### TL;DR

The other answers appear to have solid implementations of the "R-7" version of computing quantiles. Below is some context and another JavaScript implementation borrowed from D3 using the same R-7 method, with the bonuses that **this solution is es5 compliant** (no JavaScript transpilation required) and probably covers a few more edge cases.

### Existing solution from D3 (ported to es5/"vanilla JS")

The "Some Background" section, below, should convince you to grab an existing implementation instead of writing your own.

One good candidate is D3's d3.array package. It has a quantile function that's essentially BSD licensed:

https://github.com/d3/d3-array/blob/master/src/quantile.js

I've quickly created a pretty straight port from es6 into vanilla JavaScript of d3's `quantileSorted`

function (the second function defined in that file) that **requires the array of elements to ***have already been sorted*. Here it is. I've tested it against d3's own results enough to feel it's a valid port, but your experience might differ (let me know in the comments if you find a difference, though!):

Again, remember that sorting must come *before* the call to this function, just as in D3's `quantileSorted`

.

```
//Credit D3: https://github.com/d3/d3-array/blob/master/LICENSE
function quantileSorted(values, p, fnValueFrom) {
var n = values.length;
if (!n) {
return;
}
fnValueFrom =
Object.prototype.toString.call(fnValueFrom) == "[object Function]"
? fnValueFrom
: function (x) {
return x;
};
p = +p;
if (p <= 0 || n < 2) {
return +fnValueFrom(values[0], 0, values);
}
if (p >= 1) {
return +fnValueFrom(values[n - 1], n - 1, values);
}
var i = (n - 1) * p,
i0 = Math.floor(i),
value0 = +fnValueFrom(values[i0], i0, values),
value1 = +fnValueFrom(values[i0 + 1], i0 + 1, values);
return value0 + (value1 - value0) * (i - i0);
}
```

Note that `fnValueFrom`

is a way to process a complex object into a value. You can see how that might work in a list of d3 usage examples here -- search down where `.quantile`

is used.

The quick version is if the `values`

are tortoises and you're sorting `tortoise.age`

in every case, your `fnValueFrom`

might be `x => x.age`

. More complicated versions, including ones that might require accessing the index (parameter 2) and entire collection (parameter 3) during the value calculation, are left up to the reader.

I've added a quick check here so that if nothing is given for `fnValueFrom`

or if what's given isn't a function the logic assumes the elements in `values`

are the actual sorted values themselves.

### Logical comparison to existing answers

I'm reasonably sure this reduces to the same version in the other two answers (see "The R-7 Method", below), but if you needed to justify why you're using this to a product manager or whatever maybe the below will help.

Quick comparison:

```
function Quartile(data, q) {
data=Array_Sort_Numbers(data); // we're assuming it's already sorted, above, vs. the function use here. same difference.
var pos = ((data.length) - 1) * q; // i = (n - 1) * p
var base = Math.floor(pos); // i0 = Math.floor(i)
var rest = pos - base; // (i - i0);
if( (data[base+1]!==undefined) ) {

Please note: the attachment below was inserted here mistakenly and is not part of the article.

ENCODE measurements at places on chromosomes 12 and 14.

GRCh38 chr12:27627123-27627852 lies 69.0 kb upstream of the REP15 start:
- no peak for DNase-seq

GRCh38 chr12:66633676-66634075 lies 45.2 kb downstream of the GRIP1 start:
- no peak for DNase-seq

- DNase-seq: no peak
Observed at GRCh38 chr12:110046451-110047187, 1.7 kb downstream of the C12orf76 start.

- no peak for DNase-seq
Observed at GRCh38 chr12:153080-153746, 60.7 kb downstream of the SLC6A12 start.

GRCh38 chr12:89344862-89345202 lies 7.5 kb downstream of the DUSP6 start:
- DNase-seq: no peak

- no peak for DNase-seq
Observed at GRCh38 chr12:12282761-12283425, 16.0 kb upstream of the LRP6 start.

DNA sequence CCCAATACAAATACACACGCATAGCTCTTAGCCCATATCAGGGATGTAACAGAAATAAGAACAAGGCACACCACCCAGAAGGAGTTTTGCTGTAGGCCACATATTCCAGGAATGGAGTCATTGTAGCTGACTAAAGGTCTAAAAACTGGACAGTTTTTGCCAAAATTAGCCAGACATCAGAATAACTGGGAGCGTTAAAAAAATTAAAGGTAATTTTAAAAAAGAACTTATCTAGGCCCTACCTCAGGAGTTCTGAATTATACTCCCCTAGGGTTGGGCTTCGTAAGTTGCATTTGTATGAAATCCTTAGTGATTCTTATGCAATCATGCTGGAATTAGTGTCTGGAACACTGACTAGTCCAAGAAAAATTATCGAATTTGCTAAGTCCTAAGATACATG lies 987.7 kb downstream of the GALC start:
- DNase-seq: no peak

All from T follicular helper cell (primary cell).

// value0 + (i - i0) * (value1 which is values[i0+1] - value0 which is values[i0])
return data[base] + rest * (data[base+1] - data[base]);
} else {
// I think this is covered by if (p <= 0 || n < 2)
return data[base];
}
}
```

So that's logically close/appears to be exactly the same. I think d3's version that I ported covers a few more edge/invalid conditions and includes the `fnValueFrom`

integration, both of which could be useful.

### The R-7 Method vs. "Common Sense"

As mentioned in the TL;DR, the answers here, according to d3.array's readme, all use the "R-7 method".

This particular implementation [from d3] uses the R-7 method, which is the default for the R programming language and Excel.

Since the d3.array code matches the other answers here, we can safely say they're all using R-7.

### Background

After a little sleuthing on some math and stats StackExchange sites (1, 2), I found that there are "common sensical" ways of calculating each quantile, but that those don't typically mesh up with the results of the nine generally recognized ways to calculate them.

The answer at that second link from stats.stackexchange says of the common-sensical method that...

**Your textbook is confused.** Very few people or software define quartiles this way. (It tends to make the first quartile too small and the third quartile too large.)

The `quantile`

function in `R`

implements nine different ways to compute quantiles!

I thought that last bit was interesting, and here's what I dug up on those nine methods...

The differences between d3's use of "method 7" (R-7) to determine quantiles versus the common sensical approach is demonstrated nicely in the SO question "d3.quantile seems to be calculating q1 incorrectly", and the why is described in good detail in this post that can be found in philippe's original source for the php version.

Here's a bit from Google Translate (original is in German):

In our example, this value is at the (n + 1) / 4 digit = 5.25, i.e. between the 5th value (= 5) and the 6th value (= 7). The fraction (0.25) indicates that in addition to the value of 5, ¼ of the distance between 5 and 6 is added. Q1 is therefore 5 + 0.25 * 2 = 5.5.

All together, that tells me I probably shouldn't try to code something based on my understanding of what quartiles represent and should borrow someone else's solution.